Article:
According to the South Carolina Trucking Association (SCTA), the Palmetto state is home to roughly 6,690 trucking companies ranging in size from locally owned to large, corporate businesses, which travel all across the state as well as the nation. With one out of every 17 jobs in South Carolina provided by these companies, no one can argue the importance of the trucking industry within the state, and the significant presence they have on the roadways.
The Federal Motor Carrier Safety Administration (FMCSA) recently passed new and tighter government guidelines about the amount of hours, called hours-of-service (HOS), truck drivers can legally spend on the road. They have hopes that these measures will reduce the amount of injuries and fatalities resulting from truck crashes caused by fatigue on Interstate 20, I-26, I-77 and other major highways throughout South Carolina and the United States.
Making the Roads Safer with New Trucking Regulations
The FMCSA regulations aim to address one of the leading causes of trucking accidents: driver fatigue. In a study by the FMCSA, roughly 48 percent of truck drivers who participated in the survey admitted to falling asleep while operating a large truck within the past year. This is one reason why the FMCSA sought to limit the amount of drivers spending too many hours on the road without getting the proper amount of rest. Driver fatigue may happen when truck drivers are trying to meet strict shipping deadlines, or when trucking companies push their drivers too far.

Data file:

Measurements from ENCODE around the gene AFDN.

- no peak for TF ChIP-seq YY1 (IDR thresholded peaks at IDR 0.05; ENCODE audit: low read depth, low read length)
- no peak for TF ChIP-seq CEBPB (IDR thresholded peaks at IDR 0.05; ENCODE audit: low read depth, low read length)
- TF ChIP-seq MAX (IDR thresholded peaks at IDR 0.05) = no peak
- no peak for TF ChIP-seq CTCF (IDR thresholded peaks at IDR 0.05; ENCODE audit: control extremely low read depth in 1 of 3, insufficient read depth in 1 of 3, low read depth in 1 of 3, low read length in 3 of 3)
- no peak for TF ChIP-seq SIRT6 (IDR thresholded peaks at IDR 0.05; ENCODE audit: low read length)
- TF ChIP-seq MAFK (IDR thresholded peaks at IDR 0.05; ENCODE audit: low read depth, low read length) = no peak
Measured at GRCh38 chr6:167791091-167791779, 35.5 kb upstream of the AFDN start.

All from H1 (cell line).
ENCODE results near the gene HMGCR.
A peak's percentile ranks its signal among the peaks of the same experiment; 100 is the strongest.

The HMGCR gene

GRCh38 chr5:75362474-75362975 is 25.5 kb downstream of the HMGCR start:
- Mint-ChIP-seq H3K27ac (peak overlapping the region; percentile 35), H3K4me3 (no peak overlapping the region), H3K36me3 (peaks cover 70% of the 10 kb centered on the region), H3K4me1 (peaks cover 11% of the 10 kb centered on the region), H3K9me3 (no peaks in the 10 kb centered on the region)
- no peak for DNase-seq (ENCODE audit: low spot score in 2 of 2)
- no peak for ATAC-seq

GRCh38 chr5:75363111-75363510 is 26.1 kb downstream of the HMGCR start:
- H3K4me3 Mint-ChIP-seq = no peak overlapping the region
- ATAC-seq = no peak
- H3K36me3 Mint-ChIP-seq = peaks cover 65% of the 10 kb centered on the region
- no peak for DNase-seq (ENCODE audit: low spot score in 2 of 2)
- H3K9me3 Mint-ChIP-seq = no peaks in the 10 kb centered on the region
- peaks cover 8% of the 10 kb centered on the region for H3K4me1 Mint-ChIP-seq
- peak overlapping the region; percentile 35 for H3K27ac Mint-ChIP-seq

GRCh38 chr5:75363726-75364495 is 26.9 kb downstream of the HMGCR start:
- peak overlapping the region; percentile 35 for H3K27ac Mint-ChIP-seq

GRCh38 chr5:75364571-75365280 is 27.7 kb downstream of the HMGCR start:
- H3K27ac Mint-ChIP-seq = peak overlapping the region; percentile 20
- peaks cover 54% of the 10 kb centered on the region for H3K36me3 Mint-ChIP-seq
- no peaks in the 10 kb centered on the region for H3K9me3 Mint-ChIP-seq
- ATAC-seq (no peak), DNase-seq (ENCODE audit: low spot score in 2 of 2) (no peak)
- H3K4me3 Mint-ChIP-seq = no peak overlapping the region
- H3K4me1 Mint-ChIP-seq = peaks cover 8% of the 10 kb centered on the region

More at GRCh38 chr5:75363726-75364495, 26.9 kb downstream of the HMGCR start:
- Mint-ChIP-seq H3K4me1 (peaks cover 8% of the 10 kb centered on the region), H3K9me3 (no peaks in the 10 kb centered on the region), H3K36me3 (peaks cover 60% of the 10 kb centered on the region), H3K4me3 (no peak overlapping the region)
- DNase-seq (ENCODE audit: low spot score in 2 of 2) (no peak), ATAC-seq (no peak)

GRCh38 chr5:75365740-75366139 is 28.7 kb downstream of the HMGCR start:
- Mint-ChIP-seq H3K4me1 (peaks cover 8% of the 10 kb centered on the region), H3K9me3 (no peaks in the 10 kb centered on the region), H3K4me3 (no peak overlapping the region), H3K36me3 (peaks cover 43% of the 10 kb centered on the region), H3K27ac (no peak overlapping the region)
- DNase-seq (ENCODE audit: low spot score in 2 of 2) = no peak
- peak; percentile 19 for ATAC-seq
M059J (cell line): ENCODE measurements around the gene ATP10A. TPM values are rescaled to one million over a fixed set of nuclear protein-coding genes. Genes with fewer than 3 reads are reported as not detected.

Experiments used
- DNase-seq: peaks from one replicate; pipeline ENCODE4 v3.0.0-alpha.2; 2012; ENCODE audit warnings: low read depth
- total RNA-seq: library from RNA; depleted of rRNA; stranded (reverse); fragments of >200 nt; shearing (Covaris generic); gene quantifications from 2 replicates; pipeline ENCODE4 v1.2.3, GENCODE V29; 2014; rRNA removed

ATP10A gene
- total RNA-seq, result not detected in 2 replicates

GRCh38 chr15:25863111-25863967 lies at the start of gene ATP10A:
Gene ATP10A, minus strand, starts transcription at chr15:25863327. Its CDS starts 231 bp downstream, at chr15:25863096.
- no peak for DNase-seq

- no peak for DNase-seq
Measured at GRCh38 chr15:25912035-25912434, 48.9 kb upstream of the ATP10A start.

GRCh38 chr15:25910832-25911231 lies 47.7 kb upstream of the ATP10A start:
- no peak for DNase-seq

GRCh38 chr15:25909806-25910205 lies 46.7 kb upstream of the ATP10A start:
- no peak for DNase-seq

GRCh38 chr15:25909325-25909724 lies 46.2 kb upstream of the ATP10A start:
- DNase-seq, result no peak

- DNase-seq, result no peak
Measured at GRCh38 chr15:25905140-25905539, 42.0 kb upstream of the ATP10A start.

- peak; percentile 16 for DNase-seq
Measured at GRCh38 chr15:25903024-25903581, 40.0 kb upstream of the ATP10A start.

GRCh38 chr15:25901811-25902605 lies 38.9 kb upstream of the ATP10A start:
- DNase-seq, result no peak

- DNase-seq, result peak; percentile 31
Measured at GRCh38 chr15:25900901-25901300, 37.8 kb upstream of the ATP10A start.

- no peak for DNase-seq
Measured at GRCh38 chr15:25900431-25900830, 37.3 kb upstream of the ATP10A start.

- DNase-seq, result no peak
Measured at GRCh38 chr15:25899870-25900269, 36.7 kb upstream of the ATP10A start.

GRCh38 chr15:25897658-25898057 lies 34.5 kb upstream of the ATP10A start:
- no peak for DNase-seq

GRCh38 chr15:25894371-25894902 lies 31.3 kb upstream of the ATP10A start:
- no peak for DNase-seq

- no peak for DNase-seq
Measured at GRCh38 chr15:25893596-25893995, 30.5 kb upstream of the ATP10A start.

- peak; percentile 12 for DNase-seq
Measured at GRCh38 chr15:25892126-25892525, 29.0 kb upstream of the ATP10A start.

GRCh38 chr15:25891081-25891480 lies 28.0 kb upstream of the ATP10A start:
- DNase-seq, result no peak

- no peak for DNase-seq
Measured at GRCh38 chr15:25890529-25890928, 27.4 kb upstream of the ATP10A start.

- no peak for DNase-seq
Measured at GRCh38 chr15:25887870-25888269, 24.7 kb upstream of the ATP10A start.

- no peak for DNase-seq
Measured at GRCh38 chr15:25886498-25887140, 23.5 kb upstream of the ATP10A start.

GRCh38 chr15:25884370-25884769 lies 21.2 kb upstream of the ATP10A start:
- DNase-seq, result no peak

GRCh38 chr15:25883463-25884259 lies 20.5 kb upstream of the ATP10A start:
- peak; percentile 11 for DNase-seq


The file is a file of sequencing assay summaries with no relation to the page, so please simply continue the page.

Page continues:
What Are The FMCSA Guidelines?
The rules, which went into effect on July 1, limit drivers transporting any type of property to no more than 11 hours on the road after having ten hours consecutively off duty. The guidelines also require truck drivers coming off duty not to exceed driving past their 14th consecutive hour. Truck drivers are not to continue driving for more than 60 to 70 hours within a span of seven to eight consecutive days, and they must take a 30-minute break off duty within the first eight hours of their shift.
The law may charge any truck driver or trucking company found in egregious violation of the new regulations with maximum civil penalties. An egregious violation occurs when a truck driver drives three or more extra hours past these guidelines. Some business and trucking companies have attempted to fight back against the FMCSA regulations. However, in August the U.S. Court of Appeals for the District of Columbia Circuit found in favor of the federal agencyâ€™s rules, with the exception of the 30-minute rests for drivers traveling shorter distances.
Standing Up for Trucking Accident Victims
Our South Carolina injury lawyers have witnessed the devastation trucking accidents caused by driver fatigue or truck driver error can have on individuals and their families. It is in your best interest to contact our Columbia injury attorneys by calling toll free at (877) 276-0533 or locally at (803) 834-7097. Proffitt & Cox, LLP offers free consultations to talk about your ability to obtain compensation for the negligence that caused your accident.